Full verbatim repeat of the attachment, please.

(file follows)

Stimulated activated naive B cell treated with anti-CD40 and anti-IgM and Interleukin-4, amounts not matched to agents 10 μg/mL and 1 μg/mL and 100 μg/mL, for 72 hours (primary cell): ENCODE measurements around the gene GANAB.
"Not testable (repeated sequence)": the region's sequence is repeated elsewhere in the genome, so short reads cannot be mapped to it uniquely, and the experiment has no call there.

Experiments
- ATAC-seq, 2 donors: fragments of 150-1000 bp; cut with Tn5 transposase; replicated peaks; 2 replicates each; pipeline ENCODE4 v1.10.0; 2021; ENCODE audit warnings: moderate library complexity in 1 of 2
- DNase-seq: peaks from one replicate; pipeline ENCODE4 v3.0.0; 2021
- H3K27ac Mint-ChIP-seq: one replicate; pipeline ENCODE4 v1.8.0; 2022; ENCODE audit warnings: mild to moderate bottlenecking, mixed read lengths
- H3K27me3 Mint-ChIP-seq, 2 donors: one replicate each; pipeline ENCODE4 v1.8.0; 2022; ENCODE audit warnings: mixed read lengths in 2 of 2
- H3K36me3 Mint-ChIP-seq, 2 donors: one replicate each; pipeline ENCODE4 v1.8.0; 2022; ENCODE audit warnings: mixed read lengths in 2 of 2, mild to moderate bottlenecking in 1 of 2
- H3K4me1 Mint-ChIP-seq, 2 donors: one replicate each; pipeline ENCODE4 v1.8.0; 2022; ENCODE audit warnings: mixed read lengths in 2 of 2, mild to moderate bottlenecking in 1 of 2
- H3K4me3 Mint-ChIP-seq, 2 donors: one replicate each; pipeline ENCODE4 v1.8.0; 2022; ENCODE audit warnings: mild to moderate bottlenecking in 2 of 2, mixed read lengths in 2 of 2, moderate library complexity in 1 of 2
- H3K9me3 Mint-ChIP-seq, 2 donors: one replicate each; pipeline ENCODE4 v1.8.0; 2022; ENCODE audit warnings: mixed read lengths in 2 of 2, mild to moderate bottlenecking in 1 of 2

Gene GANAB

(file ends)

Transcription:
Stimulated activated naive B cell treated with anti-CD40 and anti-IgM and Interleukin-4, amounts not matched to agents 10 μg/mL and 1 μg/mL and 100 μg/mL, for 72 hours (primary cell): ENCODE measurements around the gene GANAB.
"Not testable (repeated sequence)": the region's sequence is repeated elsewhere in the genome, so short reads cannot be mapped to it uniquely, and the experiment has no call there.

Experiments
- ATAC-seq, 2 donors: fragments of 150-1000 bp; cut with Tn5 transposase; replicated peaks; 2 replicates each; pipeline ENCODE4 v1.10.0; 2021; ENCODE audit warnings: moderate library complexity in 1 of 2
- DNase-seq: peaks from one replicate; pipeline ENCODE4 v3.0.0; 2021
- H3K27ac Mint-ChIP-seq: one replicate; pipeline ENCODE4 v1.8.0; 2022; ENCODE audit warnings: mild to moderate bottlenecking, mixed read lengths
- H3K27me3 Mint-ChIP-seq, 2 donors: one replicate each; pipeline ENCODE4 v1.8.0; 2022; ENCODE audit warnings: mixed read lengths in 2 of 2
- H3K36me3 Mint-ChIP-seq, 2 donors: one replicate each; pipeline ENCODE4 v1.8.0; 2022; ENCODE audit warnings: mixed read lengths in 2 of 2, mild to moderate bottlenecking in 1 of 2
- H3K4me1 Mint-ChIP-seq, 2 donors: one replicate each; pipeline ENCODE4 v1.8.0; 2022; ENCODE audit warnings: mixed read lengths in 2 of 2, mild to moderate bottlenecking in 1 of 2
- H3K4me3 Mint-ChIP-seq, 2 donors: one replicate each; pipeline ENCODE4 v1.8.0; 2022; ENCODE audit warnings: mild to moderate bottlenecking in 2 of 2, mixed read lengths in 2 of 2, moderate library complexity in 1 of 2
- H3K9me3 Mint-ChIP-seq, 2 donors: one replicate each; pipeline ENCODE4 v1.8.0; 2022; ENCODE audit warnings: mixed read lengths in 2 of 2, mild to moderate bottlenecking in 1 of 2

Gene GANAB